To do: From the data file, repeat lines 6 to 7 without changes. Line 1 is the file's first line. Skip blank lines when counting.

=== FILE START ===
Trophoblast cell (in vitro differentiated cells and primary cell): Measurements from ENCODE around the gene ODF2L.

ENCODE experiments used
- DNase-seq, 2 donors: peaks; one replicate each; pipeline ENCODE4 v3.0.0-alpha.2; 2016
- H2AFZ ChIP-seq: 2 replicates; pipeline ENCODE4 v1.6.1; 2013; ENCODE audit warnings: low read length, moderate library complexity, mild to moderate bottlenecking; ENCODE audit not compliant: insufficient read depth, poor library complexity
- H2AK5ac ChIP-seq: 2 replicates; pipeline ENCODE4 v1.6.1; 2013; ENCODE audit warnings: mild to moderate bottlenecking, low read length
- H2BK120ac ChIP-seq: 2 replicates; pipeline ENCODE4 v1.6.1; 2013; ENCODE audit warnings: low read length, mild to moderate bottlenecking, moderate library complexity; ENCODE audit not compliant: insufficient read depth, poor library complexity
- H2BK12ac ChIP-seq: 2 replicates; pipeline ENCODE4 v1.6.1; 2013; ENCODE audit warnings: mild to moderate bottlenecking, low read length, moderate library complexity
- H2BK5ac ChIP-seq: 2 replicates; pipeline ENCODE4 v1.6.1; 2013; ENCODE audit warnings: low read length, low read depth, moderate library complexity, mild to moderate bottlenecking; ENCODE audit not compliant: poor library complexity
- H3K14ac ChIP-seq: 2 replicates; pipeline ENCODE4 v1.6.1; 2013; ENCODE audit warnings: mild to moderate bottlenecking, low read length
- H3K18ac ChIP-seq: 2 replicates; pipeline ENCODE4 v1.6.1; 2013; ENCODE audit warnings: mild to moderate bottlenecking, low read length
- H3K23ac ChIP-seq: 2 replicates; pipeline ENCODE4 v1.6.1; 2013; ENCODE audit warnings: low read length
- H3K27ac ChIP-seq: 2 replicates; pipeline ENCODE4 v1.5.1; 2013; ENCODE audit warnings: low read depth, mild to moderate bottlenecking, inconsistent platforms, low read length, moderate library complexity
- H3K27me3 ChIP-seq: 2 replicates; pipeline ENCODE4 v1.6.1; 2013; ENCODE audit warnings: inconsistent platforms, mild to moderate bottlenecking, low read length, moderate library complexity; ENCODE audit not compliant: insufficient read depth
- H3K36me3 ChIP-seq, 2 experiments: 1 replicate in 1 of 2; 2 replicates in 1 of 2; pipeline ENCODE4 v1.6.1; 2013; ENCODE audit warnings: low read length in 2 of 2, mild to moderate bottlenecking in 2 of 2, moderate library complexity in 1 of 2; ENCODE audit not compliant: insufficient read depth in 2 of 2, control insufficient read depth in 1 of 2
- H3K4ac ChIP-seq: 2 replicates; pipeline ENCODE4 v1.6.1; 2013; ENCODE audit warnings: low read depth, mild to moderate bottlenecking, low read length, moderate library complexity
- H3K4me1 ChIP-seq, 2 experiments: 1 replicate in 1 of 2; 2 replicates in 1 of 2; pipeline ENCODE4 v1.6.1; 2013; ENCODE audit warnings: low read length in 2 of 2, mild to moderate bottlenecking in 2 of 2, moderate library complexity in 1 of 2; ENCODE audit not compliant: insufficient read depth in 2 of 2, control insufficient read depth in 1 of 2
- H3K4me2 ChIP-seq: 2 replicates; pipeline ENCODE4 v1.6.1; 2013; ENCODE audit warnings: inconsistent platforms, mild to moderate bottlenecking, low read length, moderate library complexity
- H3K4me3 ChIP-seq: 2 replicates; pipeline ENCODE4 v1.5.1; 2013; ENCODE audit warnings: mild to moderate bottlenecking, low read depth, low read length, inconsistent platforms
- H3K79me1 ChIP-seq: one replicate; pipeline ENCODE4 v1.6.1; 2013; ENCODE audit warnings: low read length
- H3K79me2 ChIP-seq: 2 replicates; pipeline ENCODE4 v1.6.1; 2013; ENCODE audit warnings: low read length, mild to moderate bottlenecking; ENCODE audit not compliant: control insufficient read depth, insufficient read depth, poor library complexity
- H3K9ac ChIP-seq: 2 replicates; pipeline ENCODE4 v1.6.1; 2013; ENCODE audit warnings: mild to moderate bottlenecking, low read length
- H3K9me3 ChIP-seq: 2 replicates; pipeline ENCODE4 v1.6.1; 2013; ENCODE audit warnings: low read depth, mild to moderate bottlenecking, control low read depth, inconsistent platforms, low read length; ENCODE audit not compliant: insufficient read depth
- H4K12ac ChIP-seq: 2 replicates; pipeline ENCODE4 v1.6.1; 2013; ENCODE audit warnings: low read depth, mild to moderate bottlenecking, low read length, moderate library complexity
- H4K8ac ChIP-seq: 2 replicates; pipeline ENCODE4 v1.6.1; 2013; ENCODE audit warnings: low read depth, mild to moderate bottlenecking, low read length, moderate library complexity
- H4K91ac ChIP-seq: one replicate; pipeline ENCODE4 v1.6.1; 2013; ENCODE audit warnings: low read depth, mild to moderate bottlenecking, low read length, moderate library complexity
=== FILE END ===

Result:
- H2BK120ac ChIP-seq: 2 replicates; pipeline ENCODE4 v1.6.1; 2013; ENCODE audit warnings: low read length, mild to moderate bottlenecking, moderate library complexity; ENCODE audit not compliant: insufficient read depth, poor library complexity
- H2BK12ac ChIP-seq: 2 replicates; pipeline ENCODE4 v1.6.1; 2013; ENCODE audit warnings: mild to moderate bottlenecking, low read length, moderate library complexity